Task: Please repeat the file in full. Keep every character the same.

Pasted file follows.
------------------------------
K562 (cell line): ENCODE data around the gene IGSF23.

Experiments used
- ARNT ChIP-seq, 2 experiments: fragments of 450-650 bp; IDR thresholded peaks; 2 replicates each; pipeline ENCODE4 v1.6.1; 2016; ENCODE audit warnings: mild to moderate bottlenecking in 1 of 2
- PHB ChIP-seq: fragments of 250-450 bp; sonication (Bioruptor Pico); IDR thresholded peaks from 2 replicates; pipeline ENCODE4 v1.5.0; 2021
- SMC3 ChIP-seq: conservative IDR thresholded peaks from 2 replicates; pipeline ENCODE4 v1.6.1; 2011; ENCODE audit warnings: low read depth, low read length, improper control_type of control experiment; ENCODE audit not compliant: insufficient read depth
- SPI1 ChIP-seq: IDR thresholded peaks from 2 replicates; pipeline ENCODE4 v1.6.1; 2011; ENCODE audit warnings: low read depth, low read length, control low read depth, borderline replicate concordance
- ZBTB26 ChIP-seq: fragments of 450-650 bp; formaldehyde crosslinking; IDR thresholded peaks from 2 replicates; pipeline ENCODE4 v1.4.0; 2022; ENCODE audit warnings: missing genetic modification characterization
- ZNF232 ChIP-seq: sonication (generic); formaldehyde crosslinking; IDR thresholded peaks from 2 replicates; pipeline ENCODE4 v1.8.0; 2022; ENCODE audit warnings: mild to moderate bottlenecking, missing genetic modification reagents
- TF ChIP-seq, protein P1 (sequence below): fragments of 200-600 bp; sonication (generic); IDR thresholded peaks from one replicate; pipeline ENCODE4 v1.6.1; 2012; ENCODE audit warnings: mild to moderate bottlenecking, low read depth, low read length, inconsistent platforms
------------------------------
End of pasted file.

K562 (cell line): ENCODE data around the gene IGSF23.

Experiments used
- ARNT ChIP-seq, 2 experiments: fragments of 450-650 bp; IDR thresholded peaks; 2 replicates each; pipeline ENCODE4 v1.6.1; 2016; ENCODE audit warnings: mild to moderate bottlenecking in 1 of 2
- PHB ChIP-seq: fragments of 250-450 bp; sonication (Bioruptor Pico); IDR thresholded peaks from 2 replicates; pipeline ENCODE4 v1.5.0; 2021
- SMC3 ChIP-seq: conservative IDR thresholded peaks from 2 replicates; pipeline ENCODE4 v1.6.1; 2011; ENCODE audit warnings: low read depth, low read length, improper control_type of control experiment; ENCODE audit not compliant: insufficient read depth
- SPI1 ChIP-seq: IDR thresholded peaks from 2 replicates; pipeline ENCODE4 v1.6.1; 2011; ENCODE audit warnings: low read depth, low read length, control low read depth, borderline replicate concordance
- ZBTB26 ChIP-seq: fragments of 450-650 bp; formaldehyde crosslinking; IDR thresholded peaks from 2 replicates; pipeline ENCODE4 v1.4.0; 2022; ENCODE audit warnings: missing genetic modification characterization
- ZNF232 ChIP-seq: sonication (generic); formaldehyde crosslinking; IDR thresholded peaks from 2 replicates; pipeline ENCODE4 v1.8.0; 2022; ENCODE audit warnings: mild to moderate bottlenecking, missing genetic modification reagents
- TF ChIP-seq, protein P1 (sequence below): fragments of 200-600 bp; sonication (generic); IDR thresholded peaks from one replicate; pipeline ENCODE4 v1.6.1; 2012; ENCODE audit warnings: mild to moderate bottlenecking, low read depth, low read length, inconsistent platforms